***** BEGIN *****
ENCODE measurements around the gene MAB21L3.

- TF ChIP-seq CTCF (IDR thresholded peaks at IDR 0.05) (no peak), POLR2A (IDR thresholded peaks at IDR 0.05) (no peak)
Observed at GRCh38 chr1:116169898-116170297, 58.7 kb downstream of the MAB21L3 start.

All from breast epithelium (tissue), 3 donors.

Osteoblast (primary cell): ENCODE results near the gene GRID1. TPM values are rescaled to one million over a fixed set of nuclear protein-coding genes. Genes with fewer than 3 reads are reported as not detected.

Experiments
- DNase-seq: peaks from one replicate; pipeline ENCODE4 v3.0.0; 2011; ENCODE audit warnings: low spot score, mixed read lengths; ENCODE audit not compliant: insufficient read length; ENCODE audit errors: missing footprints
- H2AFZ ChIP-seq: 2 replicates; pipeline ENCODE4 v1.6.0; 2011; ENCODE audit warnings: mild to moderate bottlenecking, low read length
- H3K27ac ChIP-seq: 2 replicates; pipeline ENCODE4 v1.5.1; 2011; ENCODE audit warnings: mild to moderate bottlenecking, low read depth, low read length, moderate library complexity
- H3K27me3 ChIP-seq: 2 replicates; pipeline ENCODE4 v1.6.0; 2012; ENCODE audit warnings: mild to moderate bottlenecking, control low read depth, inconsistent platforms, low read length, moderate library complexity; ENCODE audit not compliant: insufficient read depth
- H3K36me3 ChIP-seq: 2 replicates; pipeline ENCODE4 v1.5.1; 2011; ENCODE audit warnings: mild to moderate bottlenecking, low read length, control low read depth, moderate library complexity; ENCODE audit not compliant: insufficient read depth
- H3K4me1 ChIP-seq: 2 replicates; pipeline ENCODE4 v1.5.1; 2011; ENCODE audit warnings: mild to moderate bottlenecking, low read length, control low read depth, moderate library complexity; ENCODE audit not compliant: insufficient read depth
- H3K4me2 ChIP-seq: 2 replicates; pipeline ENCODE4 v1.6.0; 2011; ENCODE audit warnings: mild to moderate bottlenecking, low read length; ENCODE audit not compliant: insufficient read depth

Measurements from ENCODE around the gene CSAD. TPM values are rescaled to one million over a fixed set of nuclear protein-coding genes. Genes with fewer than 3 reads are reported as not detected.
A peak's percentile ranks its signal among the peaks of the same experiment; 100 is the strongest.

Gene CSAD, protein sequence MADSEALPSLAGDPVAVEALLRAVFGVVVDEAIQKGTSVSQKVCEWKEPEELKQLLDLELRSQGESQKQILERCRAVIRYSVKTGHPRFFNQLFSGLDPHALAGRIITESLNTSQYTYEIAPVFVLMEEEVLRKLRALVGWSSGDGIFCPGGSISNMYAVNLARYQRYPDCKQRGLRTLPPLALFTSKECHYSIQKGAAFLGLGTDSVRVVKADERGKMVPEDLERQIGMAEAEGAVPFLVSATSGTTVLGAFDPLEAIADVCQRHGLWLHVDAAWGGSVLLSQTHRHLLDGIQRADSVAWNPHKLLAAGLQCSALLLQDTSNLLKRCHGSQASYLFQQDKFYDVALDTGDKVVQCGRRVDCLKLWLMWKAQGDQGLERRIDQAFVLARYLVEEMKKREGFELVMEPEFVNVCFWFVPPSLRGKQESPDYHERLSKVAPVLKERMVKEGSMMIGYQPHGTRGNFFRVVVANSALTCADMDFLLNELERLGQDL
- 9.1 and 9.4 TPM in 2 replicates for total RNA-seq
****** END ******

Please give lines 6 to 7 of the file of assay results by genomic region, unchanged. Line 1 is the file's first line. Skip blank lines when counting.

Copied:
Experiments
- DNase-seq: peaks from one replicate; pipeline ENCODE4 v3.0.0; 2011; ENCODE audit warnings: low spot score, mixed read lengths; ENCODE audit not compliant: insufficient read length; ENCODE audit errors: missing footprints